The author continues with other examples, but the extraordinary thing is that none of them lived long enough to experience what God promised them in full, and they lived through hardship as they waited in faith. Somehow these examples are supposed to encourage us!

Why is that? Why use these people as encouragement when they never saw in full what God promised them? I don’t think the answer is what we want to hear, but it’s essential to let it sink in: faith isn’t about believing based on guaranteed results; it’s the result of believing without seeing. 

Is It Worth It?

That’s why following Jesus is tough; we’re following Someone we can’t physically see. We’ve all had moments when we wonder, “Is it worth it?” Is it worth avoiding things we naturally crave that are harmful to us? Is it worth trying to put others first? Is it worth being criticized based on what we believe? Is it worth holding onto hope during tragedy, not knowing if our situation will change?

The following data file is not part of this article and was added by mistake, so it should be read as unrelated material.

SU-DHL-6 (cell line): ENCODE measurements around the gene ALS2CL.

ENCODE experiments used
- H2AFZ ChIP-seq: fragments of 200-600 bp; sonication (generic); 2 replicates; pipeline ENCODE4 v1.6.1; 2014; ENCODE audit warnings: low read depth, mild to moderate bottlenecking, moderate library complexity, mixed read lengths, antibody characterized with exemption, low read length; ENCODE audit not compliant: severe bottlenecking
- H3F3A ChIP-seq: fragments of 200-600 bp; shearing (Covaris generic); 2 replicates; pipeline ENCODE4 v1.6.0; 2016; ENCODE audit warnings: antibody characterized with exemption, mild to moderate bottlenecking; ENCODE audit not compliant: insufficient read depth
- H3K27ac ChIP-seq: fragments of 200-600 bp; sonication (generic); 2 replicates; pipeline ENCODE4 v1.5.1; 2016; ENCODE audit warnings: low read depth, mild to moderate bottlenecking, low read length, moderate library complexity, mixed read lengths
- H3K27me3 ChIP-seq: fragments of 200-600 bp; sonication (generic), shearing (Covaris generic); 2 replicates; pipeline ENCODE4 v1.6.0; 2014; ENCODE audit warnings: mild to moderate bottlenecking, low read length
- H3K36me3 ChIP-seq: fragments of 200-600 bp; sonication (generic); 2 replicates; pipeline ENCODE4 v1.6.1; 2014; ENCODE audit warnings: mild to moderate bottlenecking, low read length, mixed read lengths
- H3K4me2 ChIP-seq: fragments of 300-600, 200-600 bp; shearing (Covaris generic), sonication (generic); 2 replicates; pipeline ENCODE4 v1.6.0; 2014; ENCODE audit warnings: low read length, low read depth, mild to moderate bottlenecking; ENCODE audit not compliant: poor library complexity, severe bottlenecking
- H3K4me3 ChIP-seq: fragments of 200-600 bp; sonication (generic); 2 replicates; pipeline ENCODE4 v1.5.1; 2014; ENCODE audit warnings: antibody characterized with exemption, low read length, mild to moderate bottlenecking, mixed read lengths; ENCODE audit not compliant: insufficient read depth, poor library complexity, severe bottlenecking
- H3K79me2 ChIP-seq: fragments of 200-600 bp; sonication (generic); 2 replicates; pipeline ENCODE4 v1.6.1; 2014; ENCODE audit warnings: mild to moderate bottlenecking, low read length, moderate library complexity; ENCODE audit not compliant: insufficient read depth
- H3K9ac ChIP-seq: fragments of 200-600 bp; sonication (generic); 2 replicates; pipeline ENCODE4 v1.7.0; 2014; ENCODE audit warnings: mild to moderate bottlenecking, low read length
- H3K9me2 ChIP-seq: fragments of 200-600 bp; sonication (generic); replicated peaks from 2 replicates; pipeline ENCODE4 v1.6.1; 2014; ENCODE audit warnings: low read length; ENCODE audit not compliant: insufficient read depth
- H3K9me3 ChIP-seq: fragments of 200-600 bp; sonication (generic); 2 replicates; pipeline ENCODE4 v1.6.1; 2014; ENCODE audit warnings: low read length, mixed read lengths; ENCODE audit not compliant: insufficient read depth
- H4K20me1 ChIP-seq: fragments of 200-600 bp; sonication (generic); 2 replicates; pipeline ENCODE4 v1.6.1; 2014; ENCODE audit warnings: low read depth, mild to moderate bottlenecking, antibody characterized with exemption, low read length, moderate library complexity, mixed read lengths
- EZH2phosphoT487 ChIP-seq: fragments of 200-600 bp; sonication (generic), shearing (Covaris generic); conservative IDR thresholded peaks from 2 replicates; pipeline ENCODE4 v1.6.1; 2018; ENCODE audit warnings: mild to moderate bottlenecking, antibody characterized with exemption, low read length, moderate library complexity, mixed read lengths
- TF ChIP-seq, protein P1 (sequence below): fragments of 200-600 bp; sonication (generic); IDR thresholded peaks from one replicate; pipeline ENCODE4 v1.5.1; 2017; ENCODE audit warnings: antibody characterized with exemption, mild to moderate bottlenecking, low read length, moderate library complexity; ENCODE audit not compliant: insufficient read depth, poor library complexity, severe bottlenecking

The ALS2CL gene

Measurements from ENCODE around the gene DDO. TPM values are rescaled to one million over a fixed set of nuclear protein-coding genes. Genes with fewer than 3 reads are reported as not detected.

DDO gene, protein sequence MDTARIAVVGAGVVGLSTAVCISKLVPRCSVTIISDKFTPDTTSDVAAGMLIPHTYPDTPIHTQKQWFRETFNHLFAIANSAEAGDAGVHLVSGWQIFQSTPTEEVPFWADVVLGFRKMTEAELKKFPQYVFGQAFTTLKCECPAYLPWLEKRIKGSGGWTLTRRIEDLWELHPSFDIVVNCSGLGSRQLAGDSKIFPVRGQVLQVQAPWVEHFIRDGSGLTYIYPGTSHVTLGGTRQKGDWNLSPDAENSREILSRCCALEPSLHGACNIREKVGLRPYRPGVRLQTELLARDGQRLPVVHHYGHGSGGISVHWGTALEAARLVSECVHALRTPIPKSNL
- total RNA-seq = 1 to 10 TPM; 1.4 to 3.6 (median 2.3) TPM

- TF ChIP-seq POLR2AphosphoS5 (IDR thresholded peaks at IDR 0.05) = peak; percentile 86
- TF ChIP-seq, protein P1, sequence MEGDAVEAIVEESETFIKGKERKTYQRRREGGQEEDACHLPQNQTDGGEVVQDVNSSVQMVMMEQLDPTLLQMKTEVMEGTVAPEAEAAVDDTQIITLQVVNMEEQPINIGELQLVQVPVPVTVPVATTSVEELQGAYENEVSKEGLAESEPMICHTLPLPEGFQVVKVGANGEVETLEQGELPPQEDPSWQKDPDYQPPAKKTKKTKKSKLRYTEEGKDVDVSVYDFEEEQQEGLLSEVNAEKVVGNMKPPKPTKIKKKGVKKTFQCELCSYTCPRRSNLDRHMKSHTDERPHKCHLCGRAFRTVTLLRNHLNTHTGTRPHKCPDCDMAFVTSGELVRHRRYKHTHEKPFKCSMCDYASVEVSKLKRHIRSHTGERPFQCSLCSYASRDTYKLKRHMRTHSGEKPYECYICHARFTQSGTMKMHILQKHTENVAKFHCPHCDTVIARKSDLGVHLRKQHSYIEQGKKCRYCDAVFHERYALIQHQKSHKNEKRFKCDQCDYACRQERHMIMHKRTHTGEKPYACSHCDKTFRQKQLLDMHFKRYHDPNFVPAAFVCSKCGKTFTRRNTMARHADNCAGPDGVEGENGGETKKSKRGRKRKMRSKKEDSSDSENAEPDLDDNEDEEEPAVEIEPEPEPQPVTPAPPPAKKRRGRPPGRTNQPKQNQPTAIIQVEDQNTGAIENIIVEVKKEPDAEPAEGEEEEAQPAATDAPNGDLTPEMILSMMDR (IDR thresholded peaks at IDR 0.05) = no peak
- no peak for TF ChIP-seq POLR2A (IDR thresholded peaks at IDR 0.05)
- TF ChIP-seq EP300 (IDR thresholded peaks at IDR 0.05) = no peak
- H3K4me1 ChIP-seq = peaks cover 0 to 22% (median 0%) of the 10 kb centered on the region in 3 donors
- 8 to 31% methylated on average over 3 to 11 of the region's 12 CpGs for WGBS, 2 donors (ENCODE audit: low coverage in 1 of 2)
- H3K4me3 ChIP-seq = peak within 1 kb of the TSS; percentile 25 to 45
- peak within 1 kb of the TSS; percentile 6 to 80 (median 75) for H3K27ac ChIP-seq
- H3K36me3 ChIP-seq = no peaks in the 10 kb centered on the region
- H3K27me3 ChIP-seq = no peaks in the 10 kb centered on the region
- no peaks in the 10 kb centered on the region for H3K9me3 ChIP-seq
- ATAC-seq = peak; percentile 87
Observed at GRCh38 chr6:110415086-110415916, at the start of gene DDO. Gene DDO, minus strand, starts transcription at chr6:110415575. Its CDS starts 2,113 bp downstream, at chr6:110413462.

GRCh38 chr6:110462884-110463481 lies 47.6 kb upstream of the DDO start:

If we’re honest, these are all questions we’ve probably asked at one point, and I think the people referenced in Hebrews 11 would have wondered the same things, too. As Moses led the grumbling nation of Israel for 40 years, I’m sure he asked himself these questions. As Abraham was about to sacrifice his son without knowing that God was testing him, I’m sure he asked himself, “Is this worth it?” As Noah spent years building a massive boat, I’m sure he wondered, “Is this worth it?” 

But all these people were living in faith. Moses continued to lead the nation of Israel in the desert based on God’s promise of a “land flowing with milk and honey.” Before God intervened, Abraham was ready to give up his only son because God had promised him descendants. They lived in faith even though none of them lived to experience the fullness of what God had promised them. 

They all lived with confidence in what they hoped for and had assurance in what they didn’t see. We’re also called to live by faith as Christ-followers. The promise that God gives us is the assurance of eternity with Him if we believe Jesus died for our sins and is risen. It’s because of His promises that we endure.